We will employ previously used methods to measure whether free generic samples affect JNC VII guideline adherence in physicians who initiate anti-hypertensive medications.9 We will identify every patient who filled a new prescription for any antihypertensive medication during the study period within the practices of study physicians. To avoid considering antihypertensive drugs prescribed for other indications, we will evaluate linked Medicare health services claims and require patients to have an ICD-9 diagnosis of hypertension documented at an inpatient or outpatient visit in the 30 days prior to the prescription fill. New users must have been continuously enrolled in PACE for the year prior to anti-hypertensive initiation and may not have filled a prescription for any anti-hypertensive during that year. We will record data on all other prescriptions filled by these patients in the year prior to initiation as well as all diagnoses recorded in all outpatient and inpatient encounters or reflected in medications used (e.g., insulin for diabetes) during that period. In this way, we will identify the presence of diagnoses potentially related to medication choice, such as diabetes mellitus, congestive heart failure (CHF), history of myocardial infarction (MI), reactive airways disease, angina, nephropathy, or benign prostatic hypertrophy (BPH).
In keeping with current guidelines, we will consider thiazides to be appropriate first-line hypertension therapy for patients without specific contraindications or indications for another drug. The JNC-VII guidelines include specific indications for certain classes of antihypertensives,11 which will be identified. For patients with CHF or diabetes and nephropathy, we will consider ACE-inhibitors or angiotensin-receptor blockers as appropriate first-line therapy.11 For patients with a history of myocardial infarction, beta-blockers will be considered first-line therapy, (11) except in patients with reactive airways disease. Alpha-blockers are listed by JNC-VII as potentially preferable treatment for hypertensive patients with prostatic disease,11 and will be considered guideline-concordant care. For patients with hypertension and angina, CCBs will be considered an acceptable therapeutic choice.11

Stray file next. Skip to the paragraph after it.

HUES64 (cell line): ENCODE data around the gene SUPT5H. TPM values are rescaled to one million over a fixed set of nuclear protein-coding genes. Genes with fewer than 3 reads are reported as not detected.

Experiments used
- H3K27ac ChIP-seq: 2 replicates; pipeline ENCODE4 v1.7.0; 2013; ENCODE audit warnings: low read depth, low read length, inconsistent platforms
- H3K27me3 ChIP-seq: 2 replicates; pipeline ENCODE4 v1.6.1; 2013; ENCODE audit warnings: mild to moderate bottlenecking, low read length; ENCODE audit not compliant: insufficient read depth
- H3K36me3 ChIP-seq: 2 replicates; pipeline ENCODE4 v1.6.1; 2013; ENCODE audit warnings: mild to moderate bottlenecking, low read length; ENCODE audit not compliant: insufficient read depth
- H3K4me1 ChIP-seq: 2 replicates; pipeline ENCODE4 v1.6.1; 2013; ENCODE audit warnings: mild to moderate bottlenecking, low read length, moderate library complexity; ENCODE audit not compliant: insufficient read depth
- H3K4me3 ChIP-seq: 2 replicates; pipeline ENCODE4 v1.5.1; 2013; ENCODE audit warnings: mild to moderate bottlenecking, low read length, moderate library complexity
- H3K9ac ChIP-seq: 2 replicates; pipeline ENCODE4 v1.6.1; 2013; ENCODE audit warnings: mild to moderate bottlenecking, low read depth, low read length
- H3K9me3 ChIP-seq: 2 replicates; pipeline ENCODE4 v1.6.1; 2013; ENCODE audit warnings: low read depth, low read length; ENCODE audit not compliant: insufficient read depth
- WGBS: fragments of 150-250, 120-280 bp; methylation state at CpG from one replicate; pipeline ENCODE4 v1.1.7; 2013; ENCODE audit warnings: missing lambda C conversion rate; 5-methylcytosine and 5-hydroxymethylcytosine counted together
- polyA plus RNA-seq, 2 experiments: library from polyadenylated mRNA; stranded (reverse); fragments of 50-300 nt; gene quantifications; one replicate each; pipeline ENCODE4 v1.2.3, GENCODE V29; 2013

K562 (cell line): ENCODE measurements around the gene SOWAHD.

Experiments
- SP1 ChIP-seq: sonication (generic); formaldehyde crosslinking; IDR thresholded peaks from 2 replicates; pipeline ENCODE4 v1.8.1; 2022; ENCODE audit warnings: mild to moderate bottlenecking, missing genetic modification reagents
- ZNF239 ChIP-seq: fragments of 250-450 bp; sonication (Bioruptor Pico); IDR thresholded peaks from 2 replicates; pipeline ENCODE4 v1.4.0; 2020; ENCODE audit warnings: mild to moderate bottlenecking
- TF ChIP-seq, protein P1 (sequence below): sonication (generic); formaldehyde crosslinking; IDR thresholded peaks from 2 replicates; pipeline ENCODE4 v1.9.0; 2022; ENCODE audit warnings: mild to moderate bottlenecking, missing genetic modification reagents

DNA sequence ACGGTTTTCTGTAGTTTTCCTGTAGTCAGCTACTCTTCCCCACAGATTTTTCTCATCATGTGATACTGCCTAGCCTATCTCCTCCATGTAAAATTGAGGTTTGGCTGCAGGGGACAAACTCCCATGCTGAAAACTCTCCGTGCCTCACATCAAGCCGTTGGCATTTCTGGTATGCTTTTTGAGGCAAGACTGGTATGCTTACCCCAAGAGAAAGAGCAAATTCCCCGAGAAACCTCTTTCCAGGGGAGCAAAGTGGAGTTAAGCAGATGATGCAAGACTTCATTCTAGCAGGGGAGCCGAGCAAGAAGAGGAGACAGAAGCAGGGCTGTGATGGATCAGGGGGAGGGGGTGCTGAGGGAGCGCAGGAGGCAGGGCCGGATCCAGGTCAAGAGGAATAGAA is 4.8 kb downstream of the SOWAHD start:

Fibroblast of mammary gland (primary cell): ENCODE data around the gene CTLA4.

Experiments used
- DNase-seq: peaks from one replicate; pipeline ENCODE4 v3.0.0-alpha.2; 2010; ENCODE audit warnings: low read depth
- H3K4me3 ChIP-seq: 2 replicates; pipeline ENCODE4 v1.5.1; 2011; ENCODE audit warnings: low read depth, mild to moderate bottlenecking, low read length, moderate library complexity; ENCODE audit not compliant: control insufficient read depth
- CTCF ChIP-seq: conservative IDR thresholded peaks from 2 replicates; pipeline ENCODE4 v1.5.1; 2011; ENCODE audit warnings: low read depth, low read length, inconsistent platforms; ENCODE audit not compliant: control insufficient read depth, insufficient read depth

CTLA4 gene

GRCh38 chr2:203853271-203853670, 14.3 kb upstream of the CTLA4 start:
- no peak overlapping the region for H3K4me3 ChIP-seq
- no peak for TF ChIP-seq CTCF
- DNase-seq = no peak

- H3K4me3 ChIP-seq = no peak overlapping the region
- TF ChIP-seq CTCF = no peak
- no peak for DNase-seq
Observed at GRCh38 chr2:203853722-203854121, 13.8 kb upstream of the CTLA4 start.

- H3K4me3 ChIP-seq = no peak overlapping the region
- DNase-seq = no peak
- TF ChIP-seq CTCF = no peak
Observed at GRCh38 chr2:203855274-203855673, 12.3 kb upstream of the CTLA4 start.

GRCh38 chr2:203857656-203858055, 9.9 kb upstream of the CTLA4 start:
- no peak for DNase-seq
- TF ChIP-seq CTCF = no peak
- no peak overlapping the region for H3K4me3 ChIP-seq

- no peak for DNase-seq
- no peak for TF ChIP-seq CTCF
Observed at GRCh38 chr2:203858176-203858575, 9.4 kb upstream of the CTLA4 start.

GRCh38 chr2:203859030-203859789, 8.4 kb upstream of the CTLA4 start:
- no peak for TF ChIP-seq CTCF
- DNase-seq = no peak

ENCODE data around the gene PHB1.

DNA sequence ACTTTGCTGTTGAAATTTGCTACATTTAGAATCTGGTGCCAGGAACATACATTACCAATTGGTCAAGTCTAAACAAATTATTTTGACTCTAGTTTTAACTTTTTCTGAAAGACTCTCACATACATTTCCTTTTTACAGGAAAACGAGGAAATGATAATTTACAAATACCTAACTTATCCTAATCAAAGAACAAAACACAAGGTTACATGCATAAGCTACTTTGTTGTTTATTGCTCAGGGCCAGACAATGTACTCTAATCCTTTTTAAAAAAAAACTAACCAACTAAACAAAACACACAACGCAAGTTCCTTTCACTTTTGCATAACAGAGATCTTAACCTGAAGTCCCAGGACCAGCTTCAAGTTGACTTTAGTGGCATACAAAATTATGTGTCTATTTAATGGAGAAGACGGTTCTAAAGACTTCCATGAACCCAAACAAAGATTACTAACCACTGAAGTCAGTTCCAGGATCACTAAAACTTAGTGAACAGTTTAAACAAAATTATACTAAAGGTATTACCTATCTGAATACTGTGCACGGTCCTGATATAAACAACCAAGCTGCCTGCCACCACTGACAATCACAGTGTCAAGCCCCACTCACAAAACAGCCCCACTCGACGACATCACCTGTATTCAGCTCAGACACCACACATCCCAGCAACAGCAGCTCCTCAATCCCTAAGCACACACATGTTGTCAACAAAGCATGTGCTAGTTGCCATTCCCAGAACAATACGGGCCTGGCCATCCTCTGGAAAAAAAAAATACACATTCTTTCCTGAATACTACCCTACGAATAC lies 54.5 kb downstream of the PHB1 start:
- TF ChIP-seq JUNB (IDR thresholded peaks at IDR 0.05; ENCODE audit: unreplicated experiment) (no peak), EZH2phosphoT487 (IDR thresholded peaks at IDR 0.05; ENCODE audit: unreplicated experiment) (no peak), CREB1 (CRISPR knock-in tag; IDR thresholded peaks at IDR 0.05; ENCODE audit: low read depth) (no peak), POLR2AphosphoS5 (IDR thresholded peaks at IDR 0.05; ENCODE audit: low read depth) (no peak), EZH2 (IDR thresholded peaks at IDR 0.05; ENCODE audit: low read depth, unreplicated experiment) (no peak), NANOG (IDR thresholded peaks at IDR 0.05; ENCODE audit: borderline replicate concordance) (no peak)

We will determine whether each new anti-hypertensive medication was written in adherence with JNC-VII guidelines for both control and intervention physicians in the year subsequent to the intervention. Each patient will only be included in this analysis once; if a patient initiates more than one class of anti-hypertensives in the year, this analysis will only include the first prescription. We will conduct multivariable logistic regression models, adjusting for physician clustering as well as physician and patient population characteristics, to evaluate the effect of providing free generic samples on JNC-VII guideline adherence.
Our sample size calculations take into account the clustering of PACE patients within physicians’ practices, such that all patients seen by one primary prescriber can be considered correlated observations. Thus, the sample size required to detect a significant difference in outcomes of the intervention and control groups can be calculated as:28
where m is the number of physician clusters in both groups (estimated as 280 clusters in each group – a total of 330 physicians), n is the total number of new prescriptions per physician (50 anti-hypertensives/year, 36 statins/year), p0 is the outcome (e.g. proportion of prescriptions that were generic) in Arm B (control group), p1 is the outcome in Arm A, π;0 is the % of population in Arm B (50%), π1 is the % of the population in Arm A (50%), and is the intra-cluster (intra-physician) correlation, conservatively assumed to be 20% from previous work by our research group. Conservatively assigning the baseline generic prescribing rate to be 50%, we find that we have over 99% power to detect a 5% increase in generic prescribing for both anti-hypertensive and lipid-lowering medications.